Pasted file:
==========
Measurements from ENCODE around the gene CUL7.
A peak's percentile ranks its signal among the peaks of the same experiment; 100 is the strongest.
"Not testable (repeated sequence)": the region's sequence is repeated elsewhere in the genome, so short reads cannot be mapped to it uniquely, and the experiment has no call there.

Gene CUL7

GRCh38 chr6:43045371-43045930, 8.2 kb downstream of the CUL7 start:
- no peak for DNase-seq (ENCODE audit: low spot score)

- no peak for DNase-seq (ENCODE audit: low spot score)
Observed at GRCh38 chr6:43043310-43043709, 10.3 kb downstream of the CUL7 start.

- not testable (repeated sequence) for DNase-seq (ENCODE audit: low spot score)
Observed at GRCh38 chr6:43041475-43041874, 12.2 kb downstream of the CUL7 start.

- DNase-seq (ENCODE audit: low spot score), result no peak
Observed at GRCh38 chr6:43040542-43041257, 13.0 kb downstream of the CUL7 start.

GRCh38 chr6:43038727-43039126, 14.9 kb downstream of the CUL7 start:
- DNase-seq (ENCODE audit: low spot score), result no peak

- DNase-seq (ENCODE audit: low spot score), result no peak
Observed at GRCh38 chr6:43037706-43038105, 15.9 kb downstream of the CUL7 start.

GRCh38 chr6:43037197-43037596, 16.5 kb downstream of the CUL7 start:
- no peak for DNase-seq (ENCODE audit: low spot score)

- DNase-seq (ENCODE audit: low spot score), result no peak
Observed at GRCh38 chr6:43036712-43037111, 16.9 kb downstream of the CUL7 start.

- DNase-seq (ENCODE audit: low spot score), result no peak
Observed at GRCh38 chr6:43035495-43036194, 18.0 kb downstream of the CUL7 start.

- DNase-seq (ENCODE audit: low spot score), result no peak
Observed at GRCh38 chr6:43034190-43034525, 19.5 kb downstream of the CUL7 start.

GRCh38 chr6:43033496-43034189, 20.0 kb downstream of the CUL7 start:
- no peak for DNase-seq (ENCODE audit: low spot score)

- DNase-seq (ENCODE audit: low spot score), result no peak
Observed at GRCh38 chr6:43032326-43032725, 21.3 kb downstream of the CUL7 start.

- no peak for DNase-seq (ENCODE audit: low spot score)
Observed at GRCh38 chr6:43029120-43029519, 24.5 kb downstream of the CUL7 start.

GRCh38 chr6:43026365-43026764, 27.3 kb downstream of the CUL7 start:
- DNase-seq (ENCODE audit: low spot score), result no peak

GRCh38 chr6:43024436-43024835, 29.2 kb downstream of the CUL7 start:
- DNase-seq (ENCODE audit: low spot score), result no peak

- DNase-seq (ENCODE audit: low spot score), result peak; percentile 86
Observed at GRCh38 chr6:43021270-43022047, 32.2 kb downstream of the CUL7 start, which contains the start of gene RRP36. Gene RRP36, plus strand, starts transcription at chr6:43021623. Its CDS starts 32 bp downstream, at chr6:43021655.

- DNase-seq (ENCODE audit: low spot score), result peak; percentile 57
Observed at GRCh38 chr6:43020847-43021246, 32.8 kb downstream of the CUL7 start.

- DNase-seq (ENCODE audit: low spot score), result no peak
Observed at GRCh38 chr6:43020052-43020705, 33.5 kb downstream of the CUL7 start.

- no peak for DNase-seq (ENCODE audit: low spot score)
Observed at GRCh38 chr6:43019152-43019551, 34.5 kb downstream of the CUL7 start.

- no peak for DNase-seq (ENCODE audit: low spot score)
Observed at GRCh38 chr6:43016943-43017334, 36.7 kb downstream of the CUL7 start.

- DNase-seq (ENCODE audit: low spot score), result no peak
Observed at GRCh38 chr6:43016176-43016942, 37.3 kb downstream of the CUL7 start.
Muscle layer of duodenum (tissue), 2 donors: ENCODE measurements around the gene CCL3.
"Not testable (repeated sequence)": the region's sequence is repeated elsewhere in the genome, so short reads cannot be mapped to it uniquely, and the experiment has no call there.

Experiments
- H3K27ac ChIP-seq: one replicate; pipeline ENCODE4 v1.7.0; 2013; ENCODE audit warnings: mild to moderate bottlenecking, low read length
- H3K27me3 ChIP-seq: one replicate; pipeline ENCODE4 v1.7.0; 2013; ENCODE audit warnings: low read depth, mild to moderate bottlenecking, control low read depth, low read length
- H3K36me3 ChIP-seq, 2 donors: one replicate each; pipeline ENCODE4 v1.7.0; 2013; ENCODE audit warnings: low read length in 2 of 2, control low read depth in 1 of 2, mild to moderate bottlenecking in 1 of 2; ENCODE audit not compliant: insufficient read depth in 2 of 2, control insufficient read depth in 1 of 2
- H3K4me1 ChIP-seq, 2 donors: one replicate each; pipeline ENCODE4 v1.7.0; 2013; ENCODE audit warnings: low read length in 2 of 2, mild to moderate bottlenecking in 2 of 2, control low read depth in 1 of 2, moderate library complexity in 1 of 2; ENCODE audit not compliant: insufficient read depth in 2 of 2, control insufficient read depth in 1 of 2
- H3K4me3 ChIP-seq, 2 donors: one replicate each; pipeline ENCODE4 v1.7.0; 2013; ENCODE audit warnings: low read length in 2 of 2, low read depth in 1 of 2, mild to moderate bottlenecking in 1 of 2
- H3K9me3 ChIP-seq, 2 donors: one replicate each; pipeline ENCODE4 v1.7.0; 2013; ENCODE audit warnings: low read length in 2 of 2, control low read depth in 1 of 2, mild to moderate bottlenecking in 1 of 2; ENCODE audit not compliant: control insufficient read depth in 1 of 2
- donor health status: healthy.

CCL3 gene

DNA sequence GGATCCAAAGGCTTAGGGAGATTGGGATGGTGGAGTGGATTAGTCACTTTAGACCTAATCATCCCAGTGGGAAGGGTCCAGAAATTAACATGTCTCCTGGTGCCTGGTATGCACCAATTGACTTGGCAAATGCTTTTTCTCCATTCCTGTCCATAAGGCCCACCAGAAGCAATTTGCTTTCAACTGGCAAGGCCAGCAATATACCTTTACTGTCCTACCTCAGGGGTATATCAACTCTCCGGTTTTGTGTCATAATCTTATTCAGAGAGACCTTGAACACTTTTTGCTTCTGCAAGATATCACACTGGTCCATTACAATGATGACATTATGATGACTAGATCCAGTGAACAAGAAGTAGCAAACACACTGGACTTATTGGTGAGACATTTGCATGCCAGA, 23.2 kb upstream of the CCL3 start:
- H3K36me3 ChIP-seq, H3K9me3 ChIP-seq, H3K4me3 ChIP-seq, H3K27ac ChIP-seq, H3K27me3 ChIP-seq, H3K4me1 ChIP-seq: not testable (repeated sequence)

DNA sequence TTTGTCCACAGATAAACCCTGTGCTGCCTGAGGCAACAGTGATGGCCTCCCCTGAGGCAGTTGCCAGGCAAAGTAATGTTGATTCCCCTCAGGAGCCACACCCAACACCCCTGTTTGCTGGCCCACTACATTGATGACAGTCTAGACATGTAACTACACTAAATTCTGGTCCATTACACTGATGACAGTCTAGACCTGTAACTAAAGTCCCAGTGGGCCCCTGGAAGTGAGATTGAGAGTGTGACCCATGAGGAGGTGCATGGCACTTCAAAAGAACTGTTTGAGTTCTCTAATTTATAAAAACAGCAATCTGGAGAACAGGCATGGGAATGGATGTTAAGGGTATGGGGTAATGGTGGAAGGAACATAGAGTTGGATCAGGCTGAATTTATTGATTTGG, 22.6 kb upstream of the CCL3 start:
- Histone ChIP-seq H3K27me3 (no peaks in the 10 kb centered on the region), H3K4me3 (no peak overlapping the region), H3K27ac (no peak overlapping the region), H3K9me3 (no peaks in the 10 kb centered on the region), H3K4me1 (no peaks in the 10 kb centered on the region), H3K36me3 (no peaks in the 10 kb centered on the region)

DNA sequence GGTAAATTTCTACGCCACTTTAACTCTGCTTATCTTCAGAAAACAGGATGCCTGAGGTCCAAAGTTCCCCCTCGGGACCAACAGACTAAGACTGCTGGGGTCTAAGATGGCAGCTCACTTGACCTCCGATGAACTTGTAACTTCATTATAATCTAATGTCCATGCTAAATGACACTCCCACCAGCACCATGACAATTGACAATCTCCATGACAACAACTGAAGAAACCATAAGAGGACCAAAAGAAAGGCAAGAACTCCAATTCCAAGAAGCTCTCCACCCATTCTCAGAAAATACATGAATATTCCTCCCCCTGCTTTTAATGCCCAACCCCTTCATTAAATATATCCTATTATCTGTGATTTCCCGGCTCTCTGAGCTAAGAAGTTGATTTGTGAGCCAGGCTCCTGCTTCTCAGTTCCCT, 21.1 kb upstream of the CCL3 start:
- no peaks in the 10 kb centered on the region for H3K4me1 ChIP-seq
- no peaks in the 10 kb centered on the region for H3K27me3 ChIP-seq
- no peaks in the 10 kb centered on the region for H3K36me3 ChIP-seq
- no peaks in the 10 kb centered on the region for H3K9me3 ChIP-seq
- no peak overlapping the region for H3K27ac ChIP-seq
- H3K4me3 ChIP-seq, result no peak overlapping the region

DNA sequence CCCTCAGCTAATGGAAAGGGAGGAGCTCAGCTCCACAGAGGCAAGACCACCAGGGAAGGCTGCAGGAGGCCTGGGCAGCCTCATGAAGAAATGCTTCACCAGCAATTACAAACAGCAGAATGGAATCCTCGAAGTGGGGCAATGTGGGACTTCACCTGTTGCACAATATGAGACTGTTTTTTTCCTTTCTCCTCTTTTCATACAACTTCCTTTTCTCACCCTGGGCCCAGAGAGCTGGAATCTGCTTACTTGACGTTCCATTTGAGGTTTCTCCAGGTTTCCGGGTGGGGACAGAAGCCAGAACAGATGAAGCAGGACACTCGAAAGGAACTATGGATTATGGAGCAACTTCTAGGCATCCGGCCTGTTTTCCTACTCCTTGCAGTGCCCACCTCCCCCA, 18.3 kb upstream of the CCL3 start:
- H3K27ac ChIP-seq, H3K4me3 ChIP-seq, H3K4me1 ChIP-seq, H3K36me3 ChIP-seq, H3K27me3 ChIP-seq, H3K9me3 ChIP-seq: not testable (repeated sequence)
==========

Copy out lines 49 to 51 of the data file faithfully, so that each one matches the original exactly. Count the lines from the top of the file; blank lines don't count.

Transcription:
Experiments
- H3K27ac ChIP-seq: one replicate; pipeline ENCODE4 v1.7.0; 2013; ENCODE audit warnings: mild to moderate bottlenecking, low read length
- H3K27me3 ChIP-seq: one replicate; pipeline ENCODE4 v1.7.0; 2013; ENCODE audit warnings: low read depth, mild to moderate bottlenecking, control low read depth, low read length